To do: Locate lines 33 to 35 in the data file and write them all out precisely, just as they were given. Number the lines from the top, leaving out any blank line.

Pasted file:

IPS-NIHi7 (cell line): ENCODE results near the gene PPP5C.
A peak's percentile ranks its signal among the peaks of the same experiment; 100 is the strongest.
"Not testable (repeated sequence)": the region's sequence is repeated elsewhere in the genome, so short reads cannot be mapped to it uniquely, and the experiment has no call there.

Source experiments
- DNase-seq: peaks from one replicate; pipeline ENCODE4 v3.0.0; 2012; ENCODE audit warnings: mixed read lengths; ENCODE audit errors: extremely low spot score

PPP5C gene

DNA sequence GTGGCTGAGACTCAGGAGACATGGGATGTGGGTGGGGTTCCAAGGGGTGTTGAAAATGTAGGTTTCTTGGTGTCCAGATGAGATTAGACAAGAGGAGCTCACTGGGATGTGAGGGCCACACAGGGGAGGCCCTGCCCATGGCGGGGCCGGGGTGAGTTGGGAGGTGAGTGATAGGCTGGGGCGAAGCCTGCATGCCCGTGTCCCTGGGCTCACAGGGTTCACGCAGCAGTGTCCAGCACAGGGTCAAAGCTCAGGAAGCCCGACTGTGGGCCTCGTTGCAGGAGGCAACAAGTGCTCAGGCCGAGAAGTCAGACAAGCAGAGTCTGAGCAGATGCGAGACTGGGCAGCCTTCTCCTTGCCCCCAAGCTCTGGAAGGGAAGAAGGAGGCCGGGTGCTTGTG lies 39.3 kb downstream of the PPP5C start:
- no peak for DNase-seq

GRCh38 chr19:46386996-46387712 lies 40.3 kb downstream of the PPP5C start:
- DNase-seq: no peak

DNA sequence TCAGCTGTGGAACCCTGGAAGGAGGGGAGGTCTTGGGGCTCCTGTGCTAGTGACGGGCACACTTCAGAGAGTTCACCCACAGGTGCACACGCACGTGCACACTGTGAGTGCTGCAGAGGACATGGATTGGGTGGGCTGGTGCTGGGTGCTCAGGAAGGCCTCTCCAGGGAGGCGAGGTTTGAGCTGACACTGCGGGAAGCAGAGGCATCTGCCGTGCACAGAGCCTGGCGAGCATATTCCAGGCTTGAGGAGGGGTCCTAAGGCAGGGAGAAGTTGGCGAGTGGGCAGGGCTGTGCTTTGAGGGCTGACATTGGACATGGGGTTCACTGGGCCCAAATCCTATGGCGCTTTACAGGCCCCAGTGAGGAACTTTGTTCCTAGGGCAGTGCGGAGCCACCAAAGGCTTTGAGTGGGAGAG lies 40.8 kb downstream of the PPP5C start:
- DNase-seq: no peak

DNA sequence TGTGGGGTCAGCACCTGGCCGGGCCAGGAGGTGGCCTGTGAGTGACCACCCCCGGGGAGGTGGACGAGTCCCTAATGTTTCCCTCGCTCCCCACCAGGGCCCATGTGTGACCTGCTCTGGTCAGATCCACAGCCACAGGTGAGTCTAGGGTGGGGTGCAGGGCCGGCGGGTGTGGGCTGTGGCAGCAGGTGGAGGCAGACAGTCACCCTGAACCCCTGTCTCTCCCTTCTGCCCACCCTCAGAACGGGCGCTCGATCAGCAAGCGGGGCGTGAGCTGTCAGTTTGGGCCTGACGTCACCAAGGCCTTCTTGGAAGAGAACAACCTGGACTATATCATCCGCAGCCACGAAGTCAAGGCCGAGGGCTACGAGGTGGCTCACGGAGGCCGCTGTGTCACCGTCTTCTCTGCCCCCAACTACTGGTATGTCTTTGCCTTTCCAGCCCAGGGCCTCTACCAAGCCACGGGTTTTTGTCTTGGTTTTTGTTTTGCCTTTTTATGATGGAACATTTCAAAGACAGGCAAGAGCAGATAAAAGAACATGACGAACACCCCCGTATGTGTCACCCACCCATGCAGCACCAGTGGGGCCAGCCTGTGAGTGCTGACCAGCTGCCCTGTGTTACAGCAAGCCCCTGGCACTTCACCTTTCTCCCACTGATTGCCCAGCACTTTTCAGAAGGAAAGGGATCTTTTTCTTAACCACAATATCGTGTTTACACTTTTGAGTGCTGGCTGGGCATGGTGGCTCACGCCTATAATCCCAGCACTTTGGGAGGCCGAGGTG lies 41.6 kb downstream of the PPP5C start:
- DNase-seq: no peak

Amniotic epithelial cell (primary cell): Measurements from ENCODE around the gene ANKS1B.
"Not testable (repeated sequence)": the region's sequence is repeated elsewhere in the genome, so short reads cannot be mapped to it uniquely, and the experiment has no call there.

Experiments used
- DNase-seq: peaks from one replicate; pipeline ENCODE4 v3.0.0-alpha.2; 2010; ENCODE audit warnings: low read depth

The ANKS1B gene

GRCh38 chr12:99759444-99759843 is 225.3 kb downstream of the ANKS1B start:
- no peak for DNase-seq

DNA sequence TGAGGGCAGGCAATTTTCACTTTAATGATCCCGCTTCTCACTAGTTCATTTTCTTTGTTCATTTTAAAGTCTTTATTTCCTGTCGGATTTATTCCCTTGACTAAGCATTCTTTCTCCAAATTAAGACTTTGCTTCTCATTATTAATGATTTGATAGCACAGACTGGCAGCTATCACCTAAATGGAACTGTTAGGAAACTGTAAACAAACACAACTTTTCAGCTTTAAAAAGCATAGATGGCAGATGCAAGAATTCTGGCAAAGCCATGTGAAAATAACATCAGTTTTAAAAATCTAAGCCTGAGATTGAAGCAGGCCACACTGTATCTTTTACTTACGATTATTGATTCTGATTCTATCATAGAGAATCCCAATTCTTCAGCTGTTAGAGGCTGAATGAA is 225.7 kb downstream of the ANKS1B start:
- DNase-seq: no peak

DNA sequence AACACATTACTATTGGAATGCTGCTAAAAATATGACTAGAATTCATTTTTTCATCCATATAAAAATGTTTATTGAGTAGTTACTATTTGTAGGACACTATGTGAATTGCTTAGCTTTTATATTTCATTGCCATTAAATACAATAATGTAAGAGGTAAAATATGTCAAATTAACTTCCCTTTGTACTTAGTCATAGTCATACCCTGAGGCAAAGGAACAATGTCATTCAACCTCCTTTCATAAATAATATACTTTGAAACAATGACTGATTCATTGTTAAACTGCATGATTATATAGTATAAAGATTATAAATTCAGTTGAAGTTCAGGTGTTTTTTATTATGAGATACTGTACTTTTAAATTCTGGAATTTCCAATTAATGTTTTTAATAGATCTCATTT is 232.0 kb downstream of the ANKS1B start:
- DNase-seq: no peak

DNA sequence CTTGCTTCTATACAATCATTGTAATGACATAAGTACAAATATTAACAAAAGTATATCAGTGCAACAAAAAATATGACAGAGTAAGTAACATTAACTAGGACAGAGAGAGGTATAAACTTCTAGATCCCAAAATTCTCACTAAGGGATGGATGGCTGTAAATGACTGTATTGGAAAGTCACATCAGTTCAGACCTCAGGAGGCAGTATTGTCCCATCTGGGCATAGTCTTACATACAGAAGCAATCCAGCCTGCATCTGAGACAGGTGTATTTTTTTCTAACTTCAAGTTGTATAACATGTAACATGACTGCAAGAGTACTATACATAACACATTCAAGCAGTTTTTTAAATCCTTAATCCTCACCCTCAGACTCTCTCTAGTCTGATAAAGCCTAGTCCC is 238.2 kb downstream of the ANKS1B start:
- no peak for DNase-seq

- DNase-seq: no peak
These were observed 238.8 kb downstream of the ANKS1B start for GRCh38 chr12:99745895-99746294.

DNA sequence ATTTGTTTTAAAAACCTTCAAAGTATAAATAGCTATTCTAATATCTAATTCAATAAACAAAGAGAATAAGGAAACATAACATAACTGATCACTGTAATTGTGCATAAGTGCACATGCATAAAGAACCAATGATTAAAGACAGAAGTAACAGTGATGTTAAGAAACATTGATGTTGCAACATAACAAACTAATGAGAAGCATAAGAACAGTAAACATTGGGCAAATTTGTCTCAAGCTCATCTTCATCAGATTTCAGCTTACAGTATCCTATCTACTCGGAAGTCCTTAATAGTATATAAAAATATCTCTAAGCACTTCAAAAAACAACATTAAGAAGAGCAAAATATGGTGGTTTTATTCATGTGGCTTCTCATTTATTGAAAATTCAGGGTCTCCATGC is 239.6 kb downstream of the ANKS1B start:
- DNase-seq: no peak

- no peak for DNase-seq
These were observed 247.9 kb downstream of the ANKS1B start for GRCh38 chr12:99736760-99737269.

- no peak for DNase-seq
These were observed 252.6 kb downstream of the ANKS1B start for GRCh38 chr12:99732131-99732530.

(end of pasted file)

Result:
These were observed 247.9 kb downstream of the ANKS1B start for GRCh38 chr12:99736760-99737269.

- no peak for DNase-seq
These were observed 252.6 kb downstream of the ANKS1B start for GRCh38 chr12:99732131-99732530.